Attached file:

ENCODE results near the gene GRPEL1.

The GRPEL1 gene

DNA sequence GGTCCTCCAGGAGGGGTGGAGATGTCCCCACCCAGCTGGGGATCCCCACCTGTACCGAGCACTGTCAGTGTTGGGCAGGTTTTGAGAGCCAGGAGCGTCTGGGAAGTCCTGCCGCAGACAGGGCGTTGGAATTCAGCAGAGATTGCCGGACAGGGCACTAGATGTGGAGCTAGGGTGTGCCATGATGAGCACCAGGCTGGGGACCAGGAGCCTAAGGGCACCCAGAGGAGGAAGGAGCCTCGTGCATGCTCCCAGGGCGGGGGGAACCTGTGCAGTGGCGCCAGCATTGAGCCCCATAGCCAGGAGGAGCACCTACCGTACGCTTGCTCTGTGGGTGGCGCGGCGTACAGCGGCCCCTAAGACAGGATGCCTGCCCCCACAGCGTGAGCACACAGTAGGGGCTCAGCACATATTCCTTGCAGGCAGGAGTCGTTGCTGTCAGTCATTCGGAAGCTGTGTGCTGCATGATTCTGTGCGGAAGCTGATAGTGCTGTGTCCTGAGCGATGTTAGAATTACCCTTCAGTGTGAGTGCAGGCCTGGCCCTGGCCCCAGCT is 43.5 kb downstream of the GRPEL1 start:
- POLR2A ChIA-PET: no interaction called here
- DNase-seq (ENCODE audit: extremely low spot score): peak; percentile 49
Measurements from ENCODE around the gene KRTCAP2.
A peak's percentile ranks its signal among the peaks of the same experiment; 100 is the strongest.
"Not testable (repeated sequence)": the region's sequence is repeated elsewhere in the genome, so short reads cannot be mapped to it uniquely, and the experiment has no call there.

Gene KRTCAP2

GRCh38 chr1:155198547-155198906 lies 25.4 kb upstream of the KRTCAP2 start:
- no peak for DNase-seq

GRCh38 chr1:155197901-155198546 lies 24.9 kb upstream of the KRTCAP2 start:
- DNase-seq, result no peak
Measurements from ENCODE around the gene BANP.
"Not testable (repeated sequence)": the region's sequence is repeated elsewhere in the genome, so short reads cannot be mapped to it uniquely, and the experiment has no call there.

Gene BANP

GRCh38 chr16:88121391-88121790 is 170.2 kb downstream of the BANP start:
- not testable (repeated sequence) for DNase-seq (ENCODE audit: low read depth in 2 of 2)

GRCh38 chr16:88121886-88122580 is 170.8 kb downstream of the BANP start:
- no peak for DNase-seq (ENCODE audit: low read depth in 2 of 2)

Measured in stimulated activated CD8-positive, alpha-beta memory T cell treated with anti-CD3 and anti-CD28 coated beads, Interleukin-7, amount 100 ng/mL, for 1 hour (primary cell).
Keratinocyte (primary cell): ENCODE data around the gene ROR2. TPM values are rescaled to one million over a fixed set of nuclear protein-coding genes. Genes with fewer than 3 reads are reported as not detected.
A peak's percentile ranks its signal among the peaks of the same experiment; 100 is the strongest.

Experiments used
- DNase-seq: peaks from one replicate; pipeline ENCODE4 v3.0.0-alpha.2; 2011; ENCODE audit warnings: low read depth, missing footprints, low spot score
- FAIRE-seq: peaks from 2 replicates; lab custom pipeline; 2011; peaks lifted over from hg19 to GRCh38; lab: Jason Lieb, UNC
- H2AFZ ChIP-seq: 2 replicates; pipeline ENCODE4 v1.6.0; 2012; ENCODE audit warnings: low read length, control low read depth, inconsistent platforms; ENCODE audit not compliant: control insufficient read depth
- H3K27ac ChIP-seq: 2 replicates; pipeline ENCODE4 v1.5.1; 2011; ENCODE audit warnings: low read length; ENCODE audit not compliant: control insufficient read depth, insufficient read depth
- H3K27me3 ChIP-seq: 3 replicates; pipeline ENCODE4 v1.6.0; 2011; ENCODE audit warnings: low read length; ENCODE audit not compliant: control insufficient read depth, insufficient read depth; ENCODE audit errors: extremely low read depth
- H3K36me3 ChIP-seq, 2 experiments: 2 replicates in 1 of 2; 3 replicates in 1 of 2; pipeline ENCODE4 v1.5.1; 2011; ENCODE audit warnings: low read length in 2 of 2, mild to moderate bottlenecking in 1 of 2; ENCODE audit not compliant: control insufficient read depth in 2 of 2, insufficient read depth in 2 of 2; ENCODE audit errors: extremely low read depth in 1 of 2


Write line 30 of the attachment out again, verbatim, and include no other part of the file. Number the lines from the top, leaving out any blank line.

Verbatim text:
- H3K36me3 ChIP-seq, 2 experiments: 2 replicates in 1 of 2; 3 replicates in 1 of 2; pipeline ENCODE4 v1.5.1; 2011; ENCODE audit warnings: low read length in 2 of 2, mild to moderate bottlenecking in 1 of 2; ENCODE audit not compliant: control insufficient read depth in 2 of 2, insufficient read depth in 2 of 2; ENCODE audit errors: extremely low read depth in 1 of 2